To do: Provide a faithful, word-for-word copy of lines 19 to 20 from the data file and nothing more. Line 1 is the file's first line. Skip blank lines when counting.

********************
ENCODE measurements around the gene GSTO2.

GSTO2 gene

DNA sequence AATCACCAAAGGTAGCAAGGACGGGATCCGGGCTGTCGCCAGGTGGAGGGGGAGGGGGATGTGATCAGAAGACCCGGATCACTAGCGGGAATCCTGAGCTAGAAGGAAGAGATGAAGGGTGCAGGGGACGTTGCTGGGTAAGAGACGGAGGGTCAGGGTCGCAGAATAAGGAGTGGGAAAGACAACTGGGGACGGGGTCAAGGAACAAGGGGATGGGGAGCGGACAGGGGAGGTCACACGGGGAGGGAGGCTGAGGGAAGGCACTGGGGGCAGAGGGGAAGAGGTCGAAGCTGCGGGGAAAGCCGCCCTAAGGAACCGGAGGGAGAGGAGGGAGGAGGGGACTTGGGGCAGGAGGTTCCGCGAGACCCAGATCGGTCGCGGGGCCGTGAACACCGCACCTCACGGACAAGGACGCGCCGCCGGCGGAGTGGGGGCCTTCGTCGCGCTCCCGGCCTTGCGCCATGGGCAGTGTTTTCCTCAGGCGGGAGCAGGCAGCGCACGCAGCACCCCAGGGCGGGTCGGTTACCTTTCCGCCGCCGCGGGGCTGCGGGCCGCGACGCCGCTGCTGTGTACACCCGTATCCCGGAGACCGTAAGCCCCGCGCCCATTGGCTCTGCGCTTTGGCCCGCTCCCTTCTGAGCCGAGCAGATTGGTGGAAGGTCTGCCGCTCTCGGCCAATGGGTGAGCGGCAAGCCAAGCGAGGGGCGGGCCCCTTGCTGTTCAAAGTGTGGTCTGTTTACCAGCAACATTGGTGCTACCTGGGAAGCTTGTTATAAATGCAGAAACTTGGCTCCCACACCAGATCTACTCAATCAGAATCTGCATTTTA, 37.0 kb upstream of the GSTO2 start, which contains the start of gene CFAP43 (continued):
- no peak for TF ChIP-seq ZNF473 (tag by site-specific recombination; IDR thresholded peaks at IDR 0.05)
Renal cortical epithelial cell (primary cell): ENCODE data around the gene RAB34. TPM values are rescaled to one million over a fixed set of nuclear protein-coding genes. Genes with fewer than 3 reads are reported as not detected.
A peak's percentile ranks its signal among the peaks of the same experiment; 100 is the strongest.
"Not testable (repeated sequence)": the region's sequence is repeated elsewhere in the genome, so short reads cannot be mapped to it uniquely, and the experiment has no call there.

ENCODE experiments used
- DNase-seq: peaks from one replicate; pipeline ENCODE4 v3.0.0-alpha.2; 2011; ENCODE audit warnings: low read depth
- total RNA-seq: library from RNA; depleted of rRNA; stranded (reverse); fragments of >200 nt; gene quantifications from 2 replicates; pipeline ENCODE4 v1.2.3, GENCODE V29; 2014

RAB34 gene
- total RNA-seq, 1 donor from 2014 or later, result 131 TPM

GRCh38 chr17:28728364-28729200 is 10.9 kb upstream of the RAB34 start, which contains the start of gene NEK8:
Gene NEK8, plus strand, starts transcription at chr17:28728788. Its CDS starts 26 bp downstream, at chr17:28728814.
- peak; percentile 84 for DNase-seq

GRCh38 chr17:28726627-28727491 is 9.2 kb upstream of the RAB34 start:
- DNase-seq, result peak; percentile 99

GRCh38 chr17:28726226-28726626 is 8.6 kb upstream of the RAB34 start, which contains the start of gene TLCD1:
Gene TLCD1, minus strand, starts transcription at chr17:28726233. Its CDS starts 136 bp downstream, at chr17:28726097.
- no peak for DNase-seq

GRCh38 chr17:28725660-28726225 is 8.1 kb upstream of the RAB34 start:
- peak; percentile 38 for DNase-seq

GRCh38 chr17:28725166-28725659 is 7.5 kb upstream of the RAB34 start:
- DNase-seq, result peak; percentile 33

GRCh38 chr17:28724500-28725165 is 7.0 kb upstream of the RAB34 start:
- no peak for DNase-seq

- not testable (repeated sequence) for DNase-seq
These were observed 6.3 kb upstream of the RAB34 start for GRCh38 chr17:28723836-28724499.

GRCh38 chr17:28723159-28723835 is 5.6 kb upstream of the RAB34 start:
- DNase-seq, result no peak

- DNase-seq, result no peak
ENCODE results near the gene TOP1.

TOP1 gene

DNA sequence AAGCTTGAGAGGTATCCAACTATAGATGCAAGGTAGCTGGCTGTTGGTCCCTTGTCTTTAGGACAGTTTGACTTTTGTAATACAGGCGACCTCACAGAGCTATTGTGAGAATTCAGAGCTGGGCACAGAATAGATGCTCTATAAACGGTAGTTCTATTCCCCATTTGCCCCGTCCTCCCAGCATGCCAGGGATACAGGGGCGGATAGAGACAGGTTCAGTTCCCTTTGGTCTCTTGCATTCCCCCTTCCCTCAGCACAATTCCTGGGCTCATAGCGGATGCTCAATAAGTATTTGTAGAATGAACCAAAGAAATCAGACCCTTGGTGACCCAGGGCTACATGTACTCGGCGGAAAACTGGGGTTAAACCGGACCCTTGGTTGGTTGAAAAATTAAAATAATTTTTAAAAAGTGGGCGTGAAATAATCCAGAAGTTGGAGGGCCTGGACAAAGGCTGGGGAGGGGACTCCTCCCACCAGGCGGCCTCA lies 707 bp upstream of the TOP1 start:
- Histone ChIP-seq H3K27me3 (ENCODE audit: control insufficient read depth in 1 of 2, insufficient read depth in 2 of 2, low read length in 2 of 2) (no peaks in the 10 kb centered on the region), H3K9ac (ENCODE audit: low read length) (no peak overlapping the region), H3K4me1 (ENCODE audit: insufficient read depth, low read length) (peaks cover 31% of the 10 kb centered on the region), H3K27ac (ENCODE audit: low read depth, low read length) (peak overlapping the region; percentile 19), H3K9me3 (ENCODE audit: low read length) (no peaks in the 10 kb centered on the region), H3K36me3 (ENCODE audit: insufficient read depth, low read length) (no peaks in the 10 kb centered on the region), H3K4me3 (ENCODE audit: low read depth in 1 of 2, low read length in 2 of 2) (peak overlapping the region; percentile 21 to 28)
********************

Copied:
Gene TLCD1, minus strand, starts transcription at chr17:28726233. Its CDS starts 136 bp downstream, at chr17:28726097.
- no peak for DNase-seq